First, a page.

Now… I really must close. I have to get into my flannelette pyjamas and pour the wine.

And besides, it’s your turn to talk. What’s your favourite Christmas tradition?

Subscribe:

Would you like to have new posts automatically delivered to you? Sign up below, and when new content appears on the website, we’ll send the story to you via email. 

* indicates required

Subscribe:

Would you like to have new posts automatically delivered to you? Sign up below, and when new content appears on the website, we’ll send the story to you via email. 

* indicates required

From the archives

life

Can Fashion Cure What Ails You?

This sounds hopelessly shallow, but sometimes fashion is the best medicine for me. A cure for worried sleepless nights and difficult days.

fashion

When Is It Time to Say Good-Bye to Your Clothes?

When you do a seasonal closet cull, how do you know what to keep and what to get rid of? When is it time to say good-bye to your clothes?

fashion

Getting a Fix on Fall 2019

I’ve been researching fall fashion, getting a fix on fall 2019, doing my closet inventory, and making my lists. I am so ready for shopping.

69 thoughts on “Merry Christmas from “The ‘Tick.””

  1. I have a tatty star atop our tree. Made from two pieces of cardboard cut into a star-shape, covered in aluminum foil, stapled together, except at the base. That’s where the spindly think at the top of the tree is inserted. My sister made it when she was in early grade school. I’m not sure how I wound up with it, but every year no matter the state of our relationship, I text her a photo of it atop our tree as a reminder that, no matter what, she is my little, beloved sister.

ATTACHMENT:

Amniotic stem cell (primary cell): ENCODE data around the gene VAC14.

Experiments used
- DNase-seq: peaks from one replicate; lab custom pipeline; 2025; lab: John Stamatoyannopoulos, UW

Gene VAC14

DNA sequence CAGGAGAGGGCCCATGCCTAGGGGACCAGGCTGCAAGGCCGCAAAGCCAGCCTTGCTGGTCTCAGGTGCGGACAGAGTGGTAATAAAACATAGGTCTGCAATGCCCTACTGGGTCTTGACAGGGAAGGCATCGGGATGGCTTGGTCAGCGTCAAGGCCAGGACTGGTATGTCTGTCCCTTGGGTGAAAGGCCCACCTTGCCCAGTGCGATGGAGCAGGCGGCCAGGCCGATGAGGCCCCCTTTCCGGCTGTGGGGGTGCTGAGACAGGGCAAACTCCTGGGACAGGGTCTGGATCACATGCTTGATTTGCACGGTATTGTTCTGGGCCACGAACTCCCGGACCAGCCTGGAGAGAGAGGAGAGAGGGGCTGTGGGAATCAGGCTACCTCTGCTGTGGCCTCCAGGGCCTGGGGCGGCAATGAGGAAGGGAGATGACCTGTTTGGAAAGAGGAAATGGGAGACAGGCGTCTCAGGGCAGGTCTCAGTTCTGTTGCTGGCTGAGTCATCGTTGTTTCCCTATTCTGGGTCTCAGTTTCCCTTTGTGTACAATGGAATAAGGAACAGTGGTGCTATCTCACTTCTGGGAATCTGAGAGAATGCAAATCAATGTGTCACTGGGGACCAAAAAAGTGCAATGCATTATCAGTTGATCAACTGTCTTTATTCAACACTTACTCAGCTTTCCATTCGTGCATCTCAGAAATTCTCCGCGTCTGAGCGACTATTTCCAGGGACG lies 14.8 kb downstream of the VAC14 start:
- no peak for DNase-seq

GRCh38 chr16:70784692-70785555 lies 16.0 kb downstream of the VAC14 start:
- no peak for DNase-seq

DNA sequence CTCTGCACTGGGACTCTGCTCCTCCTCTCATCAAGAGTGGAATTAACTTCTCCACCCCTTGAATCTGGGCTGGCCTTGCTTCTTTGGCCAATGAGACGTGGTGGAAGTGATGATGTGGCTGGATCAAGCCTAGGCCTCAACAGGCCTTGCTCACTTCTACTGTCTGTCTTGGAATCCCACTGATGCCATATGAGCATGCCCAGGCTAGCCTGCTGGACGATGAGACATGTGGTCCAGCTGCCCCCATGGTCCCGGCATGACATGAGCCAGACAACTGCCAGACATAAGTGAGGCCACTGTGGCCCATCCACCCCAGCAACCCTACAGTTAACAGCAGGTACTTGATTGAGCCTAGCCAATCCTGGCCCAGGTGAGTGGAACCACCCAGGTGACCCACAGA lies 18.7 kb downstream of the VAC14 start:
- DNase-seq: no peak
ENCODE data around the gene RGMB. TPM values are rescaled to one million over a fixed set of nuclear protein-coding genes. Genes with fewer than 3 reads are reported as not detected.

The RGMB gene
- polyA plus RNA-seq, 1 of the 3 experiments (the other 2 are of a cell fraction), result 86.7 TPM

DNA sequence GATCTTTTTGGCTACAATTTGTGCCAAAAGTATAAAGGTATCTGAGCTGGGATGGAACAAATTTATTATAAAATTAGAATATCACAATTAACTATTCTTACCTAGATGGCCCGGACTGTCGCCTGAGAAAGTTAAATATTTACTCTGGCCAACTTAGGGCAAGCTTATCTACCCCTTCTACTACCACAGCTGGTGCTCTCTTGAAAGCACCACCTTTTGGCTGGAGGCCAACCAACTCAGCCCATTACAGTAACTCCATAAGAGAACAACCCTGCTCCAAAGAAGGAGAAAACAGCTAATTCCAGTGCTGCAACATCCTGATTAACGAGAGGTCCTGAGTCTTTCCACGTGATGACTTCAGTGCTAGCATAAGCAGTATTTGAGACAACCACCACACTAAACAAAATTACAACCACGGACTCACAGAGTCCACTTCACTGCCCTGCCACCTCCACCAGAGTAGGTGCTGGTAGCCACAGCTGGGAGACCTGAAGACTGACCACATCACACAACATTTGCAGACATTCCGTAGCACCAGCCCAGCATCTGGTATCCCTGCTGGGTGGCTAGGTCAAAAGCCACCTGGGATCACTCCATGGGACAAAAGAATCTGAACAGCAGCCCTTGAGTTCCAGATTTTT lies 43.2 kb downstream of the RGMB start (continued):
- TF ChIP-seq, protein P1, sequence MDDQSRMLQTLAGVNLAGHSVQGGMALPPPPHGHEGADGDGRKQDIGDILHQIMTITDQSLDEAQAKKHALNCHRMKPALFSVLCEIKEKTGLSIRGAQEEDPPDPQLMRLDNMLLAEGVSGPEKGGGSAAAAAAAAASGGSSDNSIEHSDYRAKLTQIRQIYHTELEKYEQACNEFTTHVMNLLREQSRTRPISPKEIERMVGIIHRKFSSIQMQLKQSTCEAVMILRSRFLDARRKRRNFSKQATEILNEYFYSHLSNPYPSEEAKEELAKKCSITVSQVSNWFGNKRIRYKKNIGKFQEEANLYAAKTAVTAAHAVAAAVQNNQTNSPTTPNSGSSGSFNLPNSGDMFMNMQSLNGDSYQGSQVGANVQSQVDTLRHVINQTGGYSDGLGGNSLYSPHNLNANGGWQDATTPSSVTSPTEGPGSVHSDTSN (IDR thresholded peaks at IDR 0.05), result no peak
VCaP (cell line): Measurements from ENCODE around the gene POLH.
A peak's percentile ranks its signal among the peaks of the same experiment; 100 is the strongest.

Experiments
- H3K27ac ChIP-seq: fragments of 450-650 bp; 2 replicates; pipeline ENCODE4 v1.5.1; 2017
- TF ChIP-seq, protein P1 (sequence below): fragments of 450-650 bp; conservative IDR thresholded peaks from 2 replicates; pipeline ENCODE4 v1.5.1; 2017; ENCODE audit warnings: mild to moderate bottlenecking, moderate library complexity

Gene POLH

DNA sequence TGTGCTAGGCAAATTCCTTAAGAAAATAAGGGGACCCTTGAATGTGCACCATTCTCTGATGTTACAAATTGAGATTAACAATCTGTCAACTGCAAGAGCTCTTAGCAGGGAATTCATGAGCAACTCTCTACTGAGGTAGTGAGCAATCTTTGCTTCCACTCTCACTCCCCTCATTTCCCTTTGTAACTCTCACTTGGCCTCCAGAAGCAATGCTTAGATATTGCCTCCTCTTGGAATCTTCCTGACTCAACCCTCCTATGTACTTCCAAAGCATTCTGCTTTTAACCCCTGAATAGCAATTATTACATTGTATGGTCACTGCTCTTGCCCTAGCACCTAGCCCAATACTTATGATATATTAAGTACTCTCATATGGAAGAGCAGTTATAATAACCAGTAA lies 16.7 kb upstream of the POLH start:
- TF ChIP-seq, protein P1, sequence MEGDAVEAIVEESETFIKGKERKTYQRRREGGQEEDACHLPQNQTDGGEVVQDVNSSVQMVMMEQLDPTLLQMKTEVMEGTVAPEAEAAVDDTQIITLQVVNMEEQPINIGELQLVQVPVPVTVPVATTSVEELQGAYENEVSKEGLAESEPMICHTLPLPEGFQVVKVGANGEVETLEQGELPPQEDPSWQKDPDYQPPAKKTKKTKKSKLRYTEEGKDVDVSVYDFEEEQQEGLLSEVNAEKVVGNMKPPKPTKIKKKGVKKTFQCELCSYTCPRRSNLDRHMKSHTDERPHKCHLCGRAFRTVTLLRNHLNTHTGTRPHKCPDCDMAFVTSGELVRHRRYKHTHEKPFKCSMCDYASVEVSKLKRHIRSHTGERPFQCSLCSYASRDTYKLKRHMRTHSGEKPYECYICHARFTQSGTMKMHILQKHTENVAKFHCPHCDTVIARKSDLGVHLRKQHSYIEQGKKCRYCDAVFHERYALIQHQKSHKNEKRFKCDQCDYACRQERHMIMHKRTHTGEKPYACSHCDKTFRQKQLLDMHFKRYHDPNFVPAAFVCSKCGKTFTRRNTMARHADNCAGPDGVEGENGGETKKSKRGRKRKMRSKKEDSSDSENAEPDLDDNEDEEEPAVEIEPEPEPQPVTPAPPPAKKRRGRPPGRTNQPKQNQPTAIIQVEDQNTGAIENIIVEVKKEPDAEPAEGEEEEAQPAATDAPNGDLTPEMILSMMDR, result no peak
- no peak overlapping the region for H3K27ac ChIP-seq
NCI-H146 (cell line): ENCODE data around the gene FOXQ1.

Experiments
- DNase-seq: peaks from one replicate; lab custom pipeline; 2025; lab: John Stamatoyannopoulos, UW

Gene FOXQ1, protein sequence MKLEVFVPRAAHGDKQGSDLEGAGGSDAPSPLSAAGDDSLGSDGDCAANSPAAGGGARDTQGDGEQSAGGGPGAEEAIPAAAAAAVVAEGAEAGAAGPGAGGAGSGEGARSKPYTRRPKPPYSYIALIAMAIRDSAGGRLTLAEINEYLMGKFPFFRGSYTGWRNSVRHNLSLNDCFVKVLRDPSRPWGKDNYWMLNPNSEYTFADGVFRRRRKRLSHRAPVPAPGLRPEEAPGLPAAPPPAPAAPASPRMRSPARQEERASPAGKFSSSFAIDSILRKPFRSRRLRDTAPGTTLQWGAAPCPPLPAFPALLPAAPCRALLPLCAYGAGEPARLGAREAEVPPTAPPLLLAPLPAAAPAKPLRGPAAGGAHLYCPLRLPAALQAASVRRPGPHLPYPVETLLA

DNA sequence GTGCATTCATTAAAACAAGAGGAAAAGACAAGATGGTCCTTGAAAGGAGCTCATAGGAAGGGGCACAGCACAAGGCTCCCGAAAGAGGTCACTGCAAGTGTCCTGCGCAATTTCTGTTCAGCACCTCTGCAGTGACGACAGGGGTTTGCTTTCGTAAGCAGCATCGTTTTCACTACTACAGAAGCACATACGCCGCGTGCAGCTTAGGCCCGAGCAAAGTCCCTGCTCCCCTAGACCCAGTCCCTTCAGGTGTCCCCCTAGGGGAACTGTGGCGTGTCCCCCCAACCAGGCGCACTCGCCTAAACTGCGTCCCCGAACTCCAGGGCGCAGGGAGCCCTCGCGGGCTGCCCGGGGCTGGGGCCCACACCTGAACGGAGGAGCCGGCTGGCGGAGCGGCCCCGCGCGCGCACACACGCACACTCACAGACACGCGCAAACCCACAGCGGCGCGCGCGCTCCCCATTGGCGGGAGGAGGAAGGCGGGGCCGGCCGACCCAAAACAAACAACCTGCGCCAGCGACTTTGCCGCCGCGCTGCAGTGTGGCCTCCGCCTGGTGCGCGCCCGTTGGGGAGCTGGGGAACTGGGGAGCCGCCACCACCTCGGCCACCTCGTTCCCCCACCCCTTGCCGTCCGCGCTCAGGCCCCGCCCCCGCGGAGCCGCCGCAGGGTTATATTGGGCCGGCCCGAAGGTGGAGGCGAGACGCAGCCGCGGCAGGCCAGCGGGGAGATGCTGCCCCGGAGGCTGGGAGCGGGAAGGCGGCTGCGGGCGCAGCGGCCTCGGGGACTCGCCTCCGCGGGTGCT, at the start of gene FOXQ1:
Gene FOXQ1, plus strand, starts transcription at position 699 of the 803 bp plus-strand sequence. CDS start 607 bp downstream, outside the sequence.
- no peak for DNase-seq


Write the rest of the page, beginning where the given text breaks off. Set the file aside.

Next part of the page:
2. Merry Christmas to you, and thank you for all your work on the blog – so enjoy reading!

    Just curious – why gluten-free treats?

  3. Christmas traditions around the world are very interesting . I’d never heard of Tourtiere until you mentioned it . We don’t eat meat & I don’t like dried fruit so our Christmas food is very untraditional . Christmas starts properly for us with Carols from Kings College on Christmas Eve TV , love carols – they take me back to my childhood .After that there’s a little get together with our neighbours . This year we’ve opted for a quiet Christmas Day at home so there’ll be a morning dog walk , wishing passers by a merry Christmas then home for Buck’s Fizz ( seems to be a new tradition ) whilst opening our few presents , books mainly , before we have our meal . Then we shall settle down by the fire to enjoy our new books or watch some TV . There are Christmas specials of The Detectorists & Motherland to look forward to , two of our favourite comedies . Boxing Day will be just six of us at my sisters for a curry buffet . I’m taking a fresh fruit salad for dessert – not to accompany Turkey 😁
    Hope you , Stu & Nigel have a great Christmas & don’t keel over at any point .
    Stay safe in the storms all of you over there .